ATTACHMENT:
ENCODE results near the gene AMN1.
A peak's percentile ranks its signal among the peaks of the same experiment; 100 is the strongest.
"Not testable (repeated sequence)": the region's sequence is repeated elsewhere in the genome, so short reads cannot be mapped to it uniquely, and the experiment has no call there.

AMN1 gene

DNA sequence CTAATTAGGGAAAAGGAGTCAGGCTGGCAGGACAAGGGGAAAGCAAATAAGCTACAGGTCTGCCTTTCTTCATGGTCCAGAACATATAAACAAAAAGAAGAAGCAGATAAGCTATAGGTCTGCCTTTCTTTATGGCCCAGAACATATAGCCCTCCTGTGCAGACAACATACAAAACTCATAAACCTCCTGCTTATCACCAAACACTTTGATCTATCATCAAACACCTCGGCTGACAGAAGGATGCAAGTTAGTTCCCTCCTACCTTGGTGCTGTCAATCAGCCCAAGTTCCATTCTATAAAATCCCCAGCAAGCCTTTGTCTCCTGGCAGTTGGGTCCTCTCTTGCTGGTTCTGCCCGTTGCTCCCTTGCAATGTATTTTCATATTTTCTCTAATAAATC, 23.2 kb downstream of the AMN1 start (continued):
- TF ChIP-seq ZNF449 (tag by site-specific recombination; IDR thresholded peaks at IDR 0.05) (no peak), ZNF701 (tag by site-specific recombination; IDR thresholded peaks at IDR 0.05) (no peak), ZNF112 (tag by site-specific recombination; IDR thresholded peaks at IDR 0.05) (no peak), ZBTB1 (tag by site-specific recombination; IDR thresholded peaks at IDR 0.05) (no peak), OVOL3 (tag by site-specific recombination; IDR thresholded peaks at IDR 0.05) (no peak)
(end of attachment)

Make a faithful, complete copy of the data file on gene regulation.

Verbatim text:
ENCODE results near the gene AMN1.
A peak's percentile ranks its signal among the peaks of the same experiment; 100 is the strongest.
"Not testable (repeated sequence)": the region's sequence is repeated elsewhere in the genome, so short reads cannot be mapped to it uniquely, and the experiment has no call there.

AMN1 gene

DNA sequence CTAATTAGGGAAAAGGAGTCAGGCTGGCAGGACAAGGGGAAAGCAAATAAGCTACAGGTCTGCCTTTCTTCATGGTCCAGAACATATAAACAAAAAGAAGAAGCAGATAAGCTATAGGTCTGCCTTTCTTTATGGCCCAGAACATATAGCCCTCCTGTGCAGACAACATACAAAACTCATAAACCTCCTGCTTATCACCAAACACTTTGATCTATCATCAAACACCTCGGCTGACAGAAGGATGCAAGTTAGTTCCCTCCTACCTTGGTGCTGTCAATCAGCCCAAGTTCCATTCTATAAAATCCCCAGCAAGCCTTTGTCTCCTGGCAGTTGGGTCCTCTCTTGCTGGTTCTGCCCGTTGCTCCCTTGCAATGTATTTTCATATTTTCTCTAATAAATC, 23.2 kb downstream of the AMN1 start (continued):
- TF ChIP-seq ZNF449 (tag by site-specific recombination; IDR thresholded peaks at IDR 0.05) (no peak), ZNF701 (tag by site-specific recombination; IDR thresholded peaks at IDR 0.05) (no peak), ZNF112 (tag by site-specific recombination; IDR thresholded peaks at IDR 0.05) (no peak), ZBTB1 (tag by site-specific recombination; IDR thresholded peaks at IDR 0.05) (no peak), OVOL3 (tag by site-specific recombination; IDR thresholded peaks at IDR 0.05) (no peak)